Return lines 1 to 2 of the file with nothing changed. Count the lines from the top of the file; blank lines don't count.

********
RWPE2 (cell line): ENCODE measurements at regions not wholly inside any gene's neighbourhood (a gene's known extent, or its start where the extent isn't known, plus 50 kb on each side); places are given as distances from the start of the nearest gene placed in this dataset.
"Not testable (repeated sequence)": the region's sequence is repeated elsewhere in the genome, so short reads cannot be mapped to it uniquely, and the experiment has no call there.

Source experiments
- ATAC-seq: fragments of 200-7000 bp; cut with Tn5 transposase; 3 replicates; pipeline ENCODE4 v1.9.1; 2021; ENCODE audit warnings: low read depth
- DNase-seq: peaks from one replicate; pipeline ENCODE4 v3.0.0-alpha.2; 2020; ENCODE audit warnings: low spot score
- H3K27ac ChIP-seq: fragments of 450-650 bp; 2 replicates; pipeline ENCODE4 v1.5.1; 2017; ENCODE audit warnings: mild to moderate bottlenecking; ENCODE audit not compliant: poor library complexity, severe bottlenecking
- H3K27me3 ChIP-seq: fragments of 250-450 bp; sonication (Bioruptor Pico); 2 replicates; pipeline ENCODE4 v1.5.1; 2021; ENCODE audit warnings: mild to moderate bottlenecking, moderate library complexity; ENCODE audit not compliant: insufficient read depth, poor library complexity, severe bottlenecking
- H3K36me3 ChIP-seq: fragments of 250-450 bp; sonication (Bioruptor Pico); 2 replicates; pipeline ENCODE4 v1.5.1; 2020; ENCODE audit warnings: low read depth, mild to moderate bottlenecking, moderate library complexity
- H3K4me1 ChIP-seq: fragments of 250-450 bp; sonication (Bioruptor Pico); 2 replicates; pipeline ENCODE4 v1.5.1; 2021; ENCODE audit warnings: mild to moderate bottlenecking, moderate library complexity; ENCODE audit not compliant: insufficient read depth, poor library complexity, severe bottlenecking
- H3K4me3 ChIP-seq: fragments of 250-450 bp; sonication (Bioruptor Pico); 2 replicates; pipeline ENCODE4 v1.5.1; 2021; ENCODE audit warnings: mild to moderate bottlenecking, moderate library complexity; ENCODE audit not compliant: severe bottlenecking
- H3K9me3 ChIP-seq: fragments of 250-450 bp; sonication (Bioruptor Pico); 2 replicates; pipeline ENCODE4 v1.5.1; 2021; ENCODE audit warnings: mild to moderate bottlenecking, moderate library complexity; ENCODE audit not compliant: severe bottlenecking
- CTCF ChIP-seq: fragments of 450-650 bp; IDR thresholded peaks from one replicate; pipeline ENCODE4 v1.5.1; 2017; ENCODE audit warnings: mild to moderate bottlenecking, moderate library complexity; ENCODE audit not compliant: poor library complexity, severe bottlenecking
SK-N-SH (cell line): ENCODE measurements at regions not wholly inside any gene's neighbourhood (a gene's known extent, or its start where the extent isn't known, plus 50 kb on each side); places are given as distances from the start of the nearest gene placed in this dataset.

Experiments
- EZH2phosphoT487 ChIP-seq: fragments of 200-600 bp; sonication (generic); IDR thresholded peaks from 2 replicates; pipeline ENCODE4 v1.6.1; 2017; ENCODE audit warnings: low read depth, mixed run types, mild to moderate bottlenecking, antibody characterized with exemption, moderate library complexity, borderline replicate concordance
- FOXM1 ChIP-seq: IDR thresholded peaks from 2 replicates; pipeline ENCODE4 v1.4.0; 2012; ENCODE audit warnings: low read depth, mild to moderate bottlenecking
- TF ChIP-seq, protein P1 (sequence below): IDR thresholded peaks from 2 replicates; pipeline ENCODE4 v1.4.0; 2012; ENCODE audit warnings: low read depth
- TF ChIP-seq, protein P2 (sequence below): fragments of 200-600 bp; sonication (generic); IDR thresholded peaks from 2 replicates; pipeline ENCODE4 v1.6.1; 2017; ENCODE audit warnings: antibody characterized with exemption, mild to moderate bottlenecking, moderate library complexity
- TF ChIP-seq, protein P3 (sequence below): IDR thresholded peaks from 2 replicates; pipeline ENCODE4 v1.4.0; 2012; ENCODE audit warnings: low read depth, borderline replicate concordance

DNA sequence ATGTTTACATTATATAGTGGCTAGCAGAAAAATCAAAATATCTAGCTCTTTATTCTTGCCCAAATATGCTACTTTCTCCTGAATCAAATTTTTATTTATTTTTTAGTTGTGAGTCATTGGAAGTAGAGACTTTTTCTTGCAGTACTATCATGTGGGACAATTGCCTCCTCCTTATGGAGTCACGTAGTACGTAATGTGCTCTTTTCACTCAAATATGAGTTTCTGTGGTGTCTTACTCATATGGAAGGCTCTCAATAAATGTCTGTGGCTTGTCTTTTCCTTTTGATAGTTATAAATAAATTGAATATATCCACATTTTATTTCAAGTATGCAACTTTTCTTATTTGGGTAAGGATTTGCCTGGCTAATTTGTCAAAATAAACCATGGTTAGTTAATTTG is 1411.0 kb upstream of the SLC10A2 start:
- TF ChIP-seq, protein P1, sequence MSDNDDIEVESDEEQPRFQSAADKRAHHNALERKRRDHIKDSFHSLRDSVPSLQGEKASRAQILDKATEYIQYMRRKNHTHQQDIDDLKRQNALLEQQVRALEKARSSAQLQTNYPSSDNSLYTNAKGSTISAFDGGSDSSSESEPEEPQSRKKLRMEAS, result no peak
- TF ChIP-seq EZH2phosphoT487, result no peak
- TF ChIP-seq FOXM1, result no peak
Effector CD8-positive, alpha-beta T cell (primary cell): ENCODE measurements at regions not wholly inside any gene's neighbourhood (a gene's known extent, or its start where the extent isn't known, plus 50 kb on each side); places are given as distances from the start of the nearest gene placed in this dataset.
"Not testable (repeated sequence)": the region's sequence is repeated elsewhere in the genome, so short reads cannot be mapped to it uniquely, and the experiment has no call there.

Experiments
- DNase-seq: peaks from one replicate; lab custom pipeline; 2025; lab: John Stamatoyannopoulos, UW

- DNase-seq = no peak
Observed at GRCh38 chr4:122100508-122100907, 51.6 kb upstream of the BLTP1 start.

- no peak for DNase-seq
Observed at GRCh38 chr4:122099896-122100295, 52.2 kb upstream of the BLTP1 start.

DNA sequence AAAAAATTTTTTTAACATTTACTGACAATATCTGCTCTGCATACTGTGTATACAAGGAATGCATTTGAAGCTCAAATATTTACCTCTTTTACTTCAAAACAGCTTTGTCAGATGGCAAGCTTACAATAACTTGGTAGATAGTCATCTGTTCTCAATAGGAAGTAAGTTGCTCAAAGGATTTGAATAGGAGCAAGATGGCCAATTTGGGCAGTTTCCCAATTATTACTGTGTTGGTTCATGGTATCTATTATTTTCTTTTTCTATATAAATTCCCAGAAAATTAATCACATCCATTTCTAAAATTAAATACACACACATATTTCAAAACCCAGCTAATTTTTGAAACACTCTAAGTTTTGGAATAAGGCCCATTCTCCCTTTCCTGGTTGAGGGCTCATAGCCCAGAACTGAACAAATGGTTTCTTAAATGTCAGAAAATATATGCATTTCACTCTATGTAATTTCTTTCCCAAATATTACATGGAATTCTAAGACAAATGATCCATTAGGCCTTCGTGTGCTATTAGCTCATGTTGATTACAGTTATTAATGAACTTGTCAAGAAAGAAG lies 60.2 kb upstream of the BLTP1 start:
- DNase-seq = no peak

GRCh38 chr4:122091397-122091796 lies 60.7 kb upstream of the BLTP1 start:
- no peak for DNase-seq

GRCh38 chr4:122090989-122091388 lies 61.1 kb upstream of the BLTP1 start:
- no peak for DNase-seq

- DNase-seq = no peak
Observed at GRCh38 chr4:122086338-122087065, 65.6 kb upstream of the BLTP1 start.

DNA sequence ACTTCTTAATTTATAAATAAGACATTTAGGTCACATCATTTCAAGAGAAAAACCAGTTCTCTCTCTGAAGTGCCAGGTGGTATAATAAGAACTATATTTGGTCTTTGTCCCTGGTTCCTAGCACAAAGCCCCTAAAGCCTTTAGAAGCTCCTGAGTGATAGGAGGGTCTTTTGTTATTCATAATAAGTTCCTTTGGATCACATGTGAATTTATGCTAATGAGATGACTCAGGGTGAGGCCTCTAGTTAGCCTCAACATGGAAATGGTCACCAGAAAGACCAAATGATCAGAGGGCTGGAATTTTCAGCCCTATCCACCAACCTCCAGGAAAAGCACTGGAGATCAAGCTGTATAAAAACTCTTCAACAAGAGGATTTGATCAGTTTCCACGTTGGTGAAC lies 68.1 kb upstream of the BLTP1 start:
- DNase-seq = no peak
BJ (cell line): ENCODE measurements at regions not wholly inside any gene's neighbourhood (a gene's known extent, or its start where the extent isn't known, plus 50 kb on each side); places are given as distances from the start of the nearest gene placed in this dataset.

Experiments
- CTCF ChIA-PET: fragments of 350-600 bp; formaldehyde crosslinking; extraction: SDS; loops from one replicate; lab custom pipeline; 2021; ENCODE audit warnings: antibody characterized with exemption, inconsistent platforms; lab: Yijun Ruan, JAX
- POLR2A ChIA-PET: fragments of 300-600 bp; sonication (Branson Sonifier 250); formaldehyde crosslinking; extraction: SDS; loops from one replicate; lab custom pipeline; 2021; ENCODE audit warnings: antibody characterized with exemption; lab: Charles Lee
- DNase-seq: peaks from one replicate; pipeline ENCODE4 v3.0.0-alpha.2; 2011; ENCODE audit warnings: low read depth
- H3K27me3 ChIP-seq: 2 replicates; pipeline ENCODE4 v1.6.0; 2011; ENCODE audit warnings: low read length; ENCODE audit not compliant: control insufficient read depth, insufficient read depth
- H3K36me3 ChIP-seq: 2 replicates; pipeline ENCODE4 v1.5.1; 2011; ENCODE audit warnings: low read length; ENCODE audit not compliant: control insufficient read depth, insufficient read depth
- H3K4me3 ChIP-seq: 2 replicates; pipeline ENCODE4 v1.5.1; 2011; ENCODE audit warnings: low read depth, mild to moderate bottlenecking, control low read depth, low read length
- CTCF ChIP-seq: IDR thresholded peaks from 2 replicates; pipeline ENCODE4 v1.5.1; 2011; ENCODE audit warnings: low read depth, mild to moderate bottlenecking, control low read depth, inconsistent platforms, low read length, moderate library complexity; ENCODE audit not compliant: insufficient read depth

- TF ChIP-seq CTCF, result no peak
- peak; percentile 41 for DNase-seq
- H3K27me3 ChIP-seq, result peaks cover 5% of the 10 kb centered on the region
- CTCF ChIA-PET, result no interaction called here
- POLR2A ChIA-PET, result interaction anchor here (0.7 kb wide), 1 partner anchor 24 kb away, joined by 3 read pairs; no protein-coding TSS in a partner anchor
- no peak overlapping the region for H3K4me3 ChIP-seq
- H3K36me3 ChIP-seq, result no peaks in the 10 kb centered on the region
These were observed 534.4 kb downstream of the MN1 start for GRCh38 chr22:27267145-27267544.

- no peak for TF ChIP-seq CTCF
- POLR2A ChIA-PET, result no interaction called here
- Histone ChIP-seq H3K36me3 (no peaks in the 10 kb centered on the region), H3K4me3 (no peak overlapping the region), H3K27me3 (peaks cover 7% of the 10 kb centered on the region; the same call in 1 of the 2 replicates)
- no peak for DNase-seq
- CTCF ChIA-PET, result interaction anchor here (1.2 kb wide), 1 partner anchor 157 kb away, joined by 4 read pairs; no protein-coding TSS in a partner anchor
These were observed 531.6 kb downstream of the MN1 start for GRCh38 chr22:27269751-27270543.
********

RWPE2 (cell line): ENCODE measurements at regions not wholly inside any gene's neighbourhood (a gene's known extent, or its start where the extent isn't known, plus 50 kb on each side); places are given as distances from the start of the nearest gene placed in this dataset.
"Not testable (repeated sequence)": the region's sequence is repeated elsewhere in the genome, so short reads cannot be mapped to it uniquely, and the experiment has no call there.